If you stay on the other side of Fez, you will miss out on the nuances of this medieval city. Also, it would look like any other 21st Century city in the world.
Tip: Try booking a room on the topmost floor of the riad. Access to the terrace will treat you to beautiful views of the medina from the comforts of your room. Furthermore, you’ll be wake up to enchanting early morning prayers from the nearest mosque.
24 Hours in Fez Medina: Local Commute
Once you reach Fez, the best way to explore is on foot. Fortunately, cars are not allowed to enter the medina, thus making it walking-friendly.
However, to save time on your 24 hours in Fez Medina, buses and taxis are useful outside the medina. I’ll lay down the details for both so that you can choose what suits you best.
Opting for a bus is the cheap route to exploring Fez. Most of the times, you won’t pay more than 4 MAD for a ticket. However, beware of crowds and pick-pocketers.
Taxis are of 2 types in Fez:
1) Red Petits Taxis – These are generally metered, shared and operate within city limits.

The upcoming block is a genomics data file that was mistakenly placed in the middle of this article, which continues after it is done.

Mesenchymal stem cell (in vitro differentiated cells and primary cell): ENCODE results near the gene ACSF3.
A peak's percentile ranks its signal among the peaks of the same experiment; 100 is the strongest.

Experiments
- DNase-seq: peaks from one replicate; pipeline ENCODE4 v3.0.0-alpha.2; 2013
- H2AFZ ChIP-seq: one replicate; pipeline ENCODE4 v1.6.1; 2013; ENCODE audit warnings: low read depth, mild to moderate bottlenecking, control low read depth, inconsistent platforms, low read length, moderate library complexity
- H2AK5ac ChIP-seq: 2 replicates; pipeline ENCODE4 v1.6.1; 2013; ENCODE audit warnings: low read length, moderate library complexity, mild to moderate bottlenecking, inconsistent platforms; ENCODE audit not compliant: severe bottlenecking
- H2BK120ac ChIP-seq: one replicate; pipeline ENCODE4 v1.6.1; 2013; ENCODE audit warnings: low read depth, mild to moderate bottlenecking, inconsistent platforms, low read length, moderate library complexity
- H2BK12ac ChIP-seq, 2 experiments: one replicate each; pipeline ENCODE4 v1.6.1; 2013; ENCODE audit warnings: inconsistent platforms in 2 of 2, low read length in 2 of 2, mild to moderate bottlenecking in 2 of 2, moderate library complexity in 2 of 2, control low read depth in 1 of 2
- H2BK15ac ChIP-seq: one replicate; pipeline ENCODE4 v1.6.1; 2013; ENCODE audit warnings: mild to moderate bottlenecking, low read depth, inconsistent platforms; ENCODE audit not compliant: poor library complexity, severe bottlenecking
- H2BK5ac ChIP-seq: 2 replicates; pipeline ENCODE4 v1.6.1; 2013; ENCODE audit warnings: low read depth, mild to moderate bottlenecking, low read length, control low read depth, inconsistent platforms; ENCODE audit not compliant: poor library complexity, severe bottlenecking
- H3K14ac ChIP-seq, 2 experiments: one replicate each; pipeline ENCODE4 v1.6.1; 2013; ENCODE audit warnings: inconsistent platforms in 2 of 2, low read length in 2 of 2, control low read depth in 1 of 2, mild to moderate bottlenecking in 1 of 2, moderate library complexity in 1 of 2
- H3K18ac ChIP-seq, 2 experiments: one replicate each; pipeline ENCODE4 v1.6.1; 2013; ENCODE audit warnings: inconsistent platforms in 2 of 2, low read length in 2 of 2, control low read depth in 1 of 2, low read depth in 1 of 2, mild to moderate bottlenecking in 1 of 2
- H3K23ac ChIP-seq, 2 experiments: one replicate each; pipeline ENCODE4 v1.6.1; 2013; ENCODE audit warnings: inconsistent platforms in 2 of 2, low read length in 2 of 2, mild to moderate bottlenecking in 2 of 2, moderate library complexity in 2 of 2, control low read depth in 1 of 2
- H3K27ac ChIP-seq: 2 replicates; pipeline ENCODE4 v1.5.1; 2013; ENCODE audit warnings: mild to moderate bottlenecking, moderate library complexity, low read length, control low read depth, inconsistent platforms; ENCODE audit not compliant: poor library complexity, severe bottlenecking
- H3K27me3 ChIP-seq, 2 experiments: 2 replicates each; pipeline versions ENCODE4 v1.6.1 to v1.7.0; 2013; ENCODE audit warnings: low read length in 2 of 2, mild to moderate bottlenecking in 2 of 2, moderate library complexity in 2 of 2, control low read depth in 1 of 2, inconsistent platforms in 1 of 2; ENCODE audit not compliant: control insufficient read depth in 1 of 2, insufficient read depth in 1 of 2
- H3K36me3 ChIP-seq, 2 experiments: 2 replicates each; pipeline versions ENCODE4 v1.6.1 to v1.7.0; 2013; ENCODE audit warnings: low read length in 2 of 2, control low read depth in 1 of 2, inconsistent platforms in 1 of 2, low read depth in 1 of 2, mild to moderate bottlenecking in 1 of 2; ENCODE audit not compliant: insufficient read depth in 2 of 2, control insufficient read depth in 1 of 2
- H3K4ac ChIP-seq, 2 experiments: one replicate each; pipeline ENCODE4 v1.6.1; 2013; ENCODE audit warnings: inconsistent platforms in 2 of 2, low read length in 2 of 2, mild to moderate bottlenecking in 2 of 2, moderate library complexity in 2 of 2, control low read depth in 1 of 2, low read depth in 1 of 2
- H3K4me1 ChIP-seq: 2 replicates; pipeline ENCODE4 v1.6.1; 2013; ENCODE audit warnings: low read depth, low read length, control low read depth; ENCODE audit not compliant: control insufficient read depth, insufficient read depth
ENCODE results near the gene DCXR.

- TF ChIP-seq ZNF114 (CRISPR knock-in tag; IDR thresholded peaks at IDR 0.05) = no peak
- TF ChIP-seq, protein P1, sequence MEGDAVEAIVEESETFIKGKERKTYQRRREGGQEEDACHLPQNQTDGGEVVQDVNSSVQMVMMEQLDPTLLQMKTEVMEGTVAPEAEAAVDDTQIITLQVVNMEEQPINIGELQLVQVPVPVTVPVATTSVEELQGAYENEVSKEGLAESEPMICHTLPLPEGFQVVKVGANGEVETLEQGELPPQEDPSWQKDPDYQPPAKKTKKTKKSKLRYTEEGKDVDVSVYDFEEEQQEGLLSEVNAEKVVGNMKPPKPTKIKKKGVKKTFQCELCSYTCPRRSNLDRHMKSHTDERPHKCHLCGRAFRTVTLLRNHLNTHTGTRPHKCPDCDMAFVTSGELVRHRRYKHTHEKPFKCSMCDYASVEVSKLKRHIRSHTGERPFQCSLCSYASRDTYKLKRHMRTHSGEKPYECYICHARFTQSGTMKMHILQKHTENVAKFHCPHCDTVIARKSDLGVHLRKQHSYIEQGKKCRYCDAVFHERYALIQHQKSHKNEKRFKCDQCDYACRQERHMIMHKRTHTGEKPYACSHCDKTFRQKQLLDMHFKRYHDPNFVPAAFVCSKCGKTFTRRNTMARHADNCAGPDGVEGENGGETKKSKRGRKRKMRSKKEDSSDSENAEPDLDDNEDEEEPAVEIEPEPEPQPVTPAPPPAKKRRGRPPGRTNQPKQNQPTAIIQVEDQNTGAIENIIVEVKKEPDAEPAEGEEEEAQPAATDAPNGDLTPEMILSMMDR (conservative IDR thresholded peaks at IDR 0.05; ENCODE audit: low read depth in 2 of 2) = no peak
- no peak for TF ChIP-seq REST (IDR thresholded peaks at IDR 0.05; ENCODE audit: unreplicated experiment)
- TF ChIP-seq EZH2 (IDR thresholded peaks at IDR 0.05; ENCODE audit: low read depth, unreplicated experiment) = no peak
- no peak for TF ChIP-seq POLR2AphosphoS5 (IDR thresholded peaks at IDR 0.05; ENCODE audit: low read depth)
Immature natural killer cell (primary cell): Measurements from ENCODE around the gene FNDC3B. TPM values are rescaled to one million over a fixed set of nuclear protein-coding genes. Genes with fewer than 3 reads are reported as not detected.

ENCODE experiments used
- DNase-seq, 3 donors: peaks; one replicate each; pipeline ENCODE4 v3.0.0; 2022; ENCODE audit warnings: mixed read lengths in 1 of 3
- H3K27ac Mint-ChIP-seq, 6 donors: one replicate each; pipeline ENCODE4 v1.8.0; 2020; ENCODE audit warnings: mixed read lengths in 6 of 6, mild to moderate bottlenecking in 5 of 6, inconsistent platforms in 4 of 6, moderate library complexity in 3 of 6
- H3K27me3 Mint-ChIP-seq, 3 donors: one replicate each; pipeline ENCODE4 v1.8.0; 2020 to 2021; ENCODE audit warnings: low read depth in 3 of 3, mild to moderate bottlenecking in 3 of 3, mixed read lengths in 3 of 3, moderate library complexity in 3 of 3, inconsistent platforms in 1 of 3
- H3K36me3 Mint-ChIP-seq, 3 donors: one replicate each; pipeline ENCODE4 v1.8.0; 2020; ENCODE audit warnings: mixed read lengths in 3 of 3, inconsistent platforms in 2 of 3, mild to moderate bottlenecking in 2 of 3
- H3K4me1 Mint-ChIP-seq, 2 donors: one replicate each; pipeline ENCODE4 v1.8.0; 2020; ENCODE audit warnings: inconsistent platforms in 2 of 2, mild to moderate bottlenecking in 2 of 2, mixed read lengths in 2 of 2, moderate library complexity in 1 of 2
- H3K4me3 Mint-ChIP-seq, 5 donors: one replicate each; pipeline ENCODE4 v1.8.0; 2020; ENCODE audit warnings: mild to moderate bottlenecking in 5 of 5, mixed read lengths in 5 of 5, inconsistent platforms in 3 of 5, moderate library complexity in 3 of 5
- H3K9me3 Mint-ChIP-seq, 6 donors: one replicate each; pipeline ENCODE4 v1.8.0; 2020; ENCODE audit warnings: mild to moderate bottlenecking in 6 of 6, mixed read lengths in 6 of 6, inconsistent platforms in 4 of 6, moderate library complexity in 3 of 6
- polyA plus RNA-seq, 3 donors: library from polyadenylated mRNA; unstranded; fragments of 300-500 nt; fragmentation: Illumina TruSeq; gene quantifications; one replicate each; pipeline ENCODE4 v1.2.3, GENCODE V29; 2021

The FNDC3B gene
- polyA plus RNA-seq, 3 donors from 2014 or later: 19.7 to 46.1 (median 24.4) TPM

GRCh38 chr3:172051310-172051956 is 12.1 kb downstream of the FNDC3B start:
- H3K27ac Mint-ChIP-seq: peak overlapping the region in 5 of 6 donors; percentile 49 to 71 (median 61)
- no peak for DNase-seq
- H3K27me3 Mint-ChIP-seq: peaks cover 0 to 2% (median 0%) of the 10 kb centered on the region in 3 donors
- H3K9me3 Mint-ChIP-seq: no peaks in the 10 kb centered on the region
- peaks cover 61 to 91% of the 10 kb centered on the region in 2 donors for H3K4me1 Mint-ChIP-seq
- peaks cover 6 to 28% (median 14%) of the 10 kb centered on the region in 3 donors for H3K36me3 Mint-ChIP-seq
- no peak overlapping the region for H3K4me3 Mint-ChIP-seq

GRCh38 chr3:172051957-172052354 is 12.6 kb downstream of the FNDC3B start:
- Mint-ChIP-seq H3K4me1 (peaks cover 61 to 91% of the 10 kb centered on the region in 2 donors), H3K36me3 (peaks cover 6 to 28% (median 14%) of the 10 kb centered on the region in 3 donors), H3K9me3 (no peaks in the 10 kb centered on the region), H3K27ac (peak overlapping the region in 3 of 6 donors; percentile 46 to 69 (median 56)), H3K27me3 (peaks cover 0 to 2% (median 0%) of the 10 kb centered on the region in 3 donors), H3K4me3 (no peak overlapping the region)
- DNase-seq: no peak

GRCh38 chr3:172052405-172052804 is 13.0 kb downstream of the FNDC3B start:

2) Grands Taxis – These taxis are bigger, and follow pre-decided routes. They can also be opted for while travelling to the city outskirts.
Both of these are inexpensive since they are shared by three passengers. In case you want the cab to yourself, make a request and be ready to pay more.
Tip: Note that there is a 50% surcharge on taxis post at 8 pm.
In summary, travelling around by shared taxis is a cheaper and optimal way to explore Fez.
24 Hours in Fez Medina: What To See?
History lovers, shopaholics, photographers and romanticists, there are things to do in Fes for everybody. When in Morocco, the following wonders MUST mark your Fes itinerary.
Medina Fes el Bali
Tourists are known to lose their way in the winding alleyways of Fes El Bali. Fes El Bali is almost like a medieval city in its own. Shops, mosques, madrasas (schools), and stalls make up for this largest car-free urban centre in the world.
Locals, load-bearing donkeys, pushcarts and bikes are all that pass through these narrow alleys, making it a walk-friendly location.
Many backpackers skip hiring a tour guide in Morocco since they’re expensive. However, I can vouch for its value.
Bab Bou Jeloud
Bab Bou Jeloud is an ornate city gate, acting as the main entrance to Fes El Bali. It is fondly called the “Blue Gate of Fez,” owing to the bluish-purple mosaic tiles that adorn the gateway.